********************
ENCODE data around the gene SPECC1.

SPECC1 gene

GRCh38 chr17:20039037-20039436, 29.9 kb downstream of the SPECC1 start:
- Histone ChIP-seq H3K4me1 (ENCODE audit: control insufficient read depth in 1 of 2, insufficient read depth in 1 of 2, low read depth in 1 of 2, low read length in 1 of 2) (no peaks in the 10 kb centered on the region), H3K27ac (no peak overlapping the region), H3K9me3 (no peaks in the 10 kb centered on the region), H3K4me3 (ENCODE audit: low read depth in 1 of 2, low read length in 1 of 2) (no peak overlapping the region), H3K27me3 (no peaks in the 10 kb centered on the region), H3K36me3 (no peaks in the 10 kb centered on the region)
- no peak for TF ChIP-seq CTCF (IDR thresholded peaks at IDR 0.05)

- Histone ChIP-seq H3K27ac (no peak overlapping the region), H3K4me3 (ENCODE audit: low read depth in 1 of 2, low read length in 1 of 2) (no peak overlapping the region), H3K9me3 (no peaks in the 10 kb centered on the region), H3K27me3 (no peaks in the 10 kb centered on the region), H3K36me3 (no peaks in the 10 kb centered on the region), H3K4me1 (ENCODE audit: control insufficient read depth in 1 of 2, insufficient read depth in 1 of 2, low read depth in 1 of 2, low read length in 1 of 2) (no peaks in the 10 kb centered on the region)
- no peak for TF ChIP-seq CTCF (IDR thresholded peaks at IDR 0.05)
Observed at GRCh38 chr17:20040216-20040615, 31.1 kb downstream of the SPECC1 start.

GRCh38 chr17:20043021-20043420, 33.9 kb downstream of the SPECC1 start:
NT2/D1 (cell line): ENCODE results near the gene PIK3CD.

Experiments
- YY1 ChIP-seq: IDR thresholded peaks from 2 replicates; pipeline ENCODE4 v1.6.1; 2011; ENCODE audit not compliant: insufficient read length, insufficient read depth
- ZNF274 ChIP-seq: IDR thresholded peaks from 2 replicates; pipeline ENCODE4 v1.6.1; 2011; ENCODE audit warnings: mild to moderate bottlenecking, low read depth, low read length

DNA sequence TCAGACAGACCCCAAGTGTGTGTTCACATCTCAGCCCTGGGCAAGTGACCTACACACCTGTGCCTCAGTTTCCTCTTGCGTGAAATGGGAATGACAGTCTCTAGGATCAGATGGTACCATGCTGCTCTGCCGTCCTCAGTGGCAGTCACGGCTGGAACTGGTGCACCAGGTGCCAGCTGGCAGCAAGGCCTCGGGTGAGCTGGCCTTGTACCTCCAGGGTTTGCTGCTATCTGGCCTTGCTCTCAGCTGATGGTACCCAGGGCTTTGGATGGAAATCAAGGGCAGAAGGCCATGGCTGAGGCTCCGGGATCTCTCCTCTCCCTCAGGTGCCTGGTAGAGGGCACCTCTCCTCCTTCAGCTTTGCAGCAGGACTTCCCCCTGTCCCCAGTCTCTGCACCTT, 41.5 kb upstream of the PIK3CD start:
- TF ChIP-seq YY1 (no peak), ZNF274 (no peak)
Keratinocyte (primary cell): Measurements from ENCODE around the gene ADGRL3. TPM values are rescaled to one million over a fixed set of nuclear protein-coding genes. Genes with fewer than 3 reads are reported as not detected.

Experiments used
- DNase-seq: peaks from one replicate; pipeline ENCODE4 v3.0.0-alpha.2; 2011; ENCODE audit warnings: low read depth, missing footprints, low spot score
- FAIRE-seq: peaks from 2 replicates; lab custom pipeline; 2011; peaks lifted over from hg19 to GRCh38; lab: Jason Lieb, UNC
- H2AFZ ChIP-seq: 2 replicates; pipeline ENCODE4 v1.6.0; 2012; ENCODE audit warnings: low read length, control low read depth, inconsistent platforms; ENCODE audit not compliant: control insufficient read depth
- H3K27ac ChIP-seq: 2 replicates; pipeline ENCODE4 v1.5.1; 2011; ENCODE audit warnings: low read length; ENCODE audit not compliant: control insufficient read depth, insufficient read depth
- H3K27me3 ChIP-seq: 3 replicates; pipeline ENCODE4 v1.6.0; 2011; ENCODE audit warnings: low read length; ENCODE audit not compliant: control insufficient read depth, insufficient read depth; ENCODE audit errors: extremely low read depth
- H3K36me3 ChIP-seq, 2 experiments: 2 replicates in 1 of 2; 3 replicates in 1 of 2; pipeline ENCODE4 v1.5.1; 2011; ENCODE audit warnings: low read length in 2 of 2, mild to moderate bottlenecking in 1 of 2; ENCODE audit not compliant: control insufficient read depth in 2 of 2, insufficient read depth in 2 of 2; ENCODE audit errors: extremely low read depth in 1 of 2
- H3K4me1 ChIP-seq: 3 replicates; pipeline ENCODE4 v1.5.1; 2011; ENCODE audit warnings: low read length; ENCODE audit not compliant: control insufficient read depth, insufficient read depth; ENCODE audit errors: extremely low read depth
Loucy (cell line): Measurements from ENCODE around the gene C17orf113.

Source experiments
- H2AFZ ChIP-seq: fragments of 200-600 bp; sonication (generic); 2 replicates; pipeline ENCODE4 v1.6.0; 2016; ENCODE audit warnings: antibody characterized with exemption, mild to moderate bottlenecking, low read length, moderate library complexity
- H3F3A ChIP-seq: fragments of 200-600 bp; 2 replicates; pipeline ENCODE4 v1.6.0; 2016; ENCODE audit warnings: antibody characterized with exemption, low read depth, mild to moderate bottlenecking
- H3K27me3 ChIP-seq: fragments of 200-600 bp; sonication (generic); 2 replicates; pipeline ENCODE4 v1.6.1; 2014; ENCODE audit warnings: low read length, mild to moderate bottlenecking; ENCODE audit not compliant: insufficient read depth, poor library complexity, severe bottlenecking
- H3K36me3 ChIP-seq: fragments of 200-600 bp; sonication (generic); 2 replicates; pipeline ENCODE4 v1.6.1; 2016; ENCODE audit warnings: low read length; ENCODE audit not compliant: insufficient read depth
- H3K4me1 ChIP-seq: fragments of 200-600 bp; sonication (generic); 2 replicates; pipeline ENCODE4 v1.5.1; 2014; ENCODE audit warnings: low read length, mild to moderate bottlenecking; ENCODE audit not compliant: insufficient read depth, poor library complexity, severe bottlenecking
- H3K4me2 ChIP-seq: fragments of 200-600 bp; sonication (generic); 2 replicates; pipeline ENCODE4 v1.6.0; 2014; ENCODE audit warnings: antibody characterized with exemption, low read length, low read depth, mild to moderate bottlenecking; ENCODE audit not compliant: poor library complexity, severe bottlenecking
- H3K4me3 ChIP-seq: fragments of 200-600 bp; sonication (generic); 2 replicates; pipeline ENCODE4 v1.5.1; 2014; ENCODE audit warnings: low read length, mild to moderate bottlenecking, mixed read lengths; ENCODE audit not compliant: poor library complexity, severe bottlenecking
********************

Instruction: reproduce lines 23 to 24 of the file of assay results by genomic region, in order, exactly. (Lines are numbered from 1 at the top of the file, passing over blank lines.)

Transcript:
- H3K36me3 ChIP-seq, 2 experiments: 2 replicates in 1 of 2; 3 replicates in 1 of 2; pipeline ENCODE4 v1.5.1; 2011; ENCODE audit warnings: low read length in 2 of 2, mild to moderate bottlenecking in 1 of 2; ENCODE audit not compliant: control insufficient read depth in 2 of 2, insufficient read depth in 2 of 2; ENCODE audit errors: extremely low read depth in 1 of 2
- H3K4me1 ChIP-seq: 3 replicates; pipeline ENCODE4 v1.5.1; 2011; ENCODE audit warnings: low read length; ENCODE audit not compliant: control insufficient read depth, insufficient read depth; ENCODE audit errors: extremely low read depth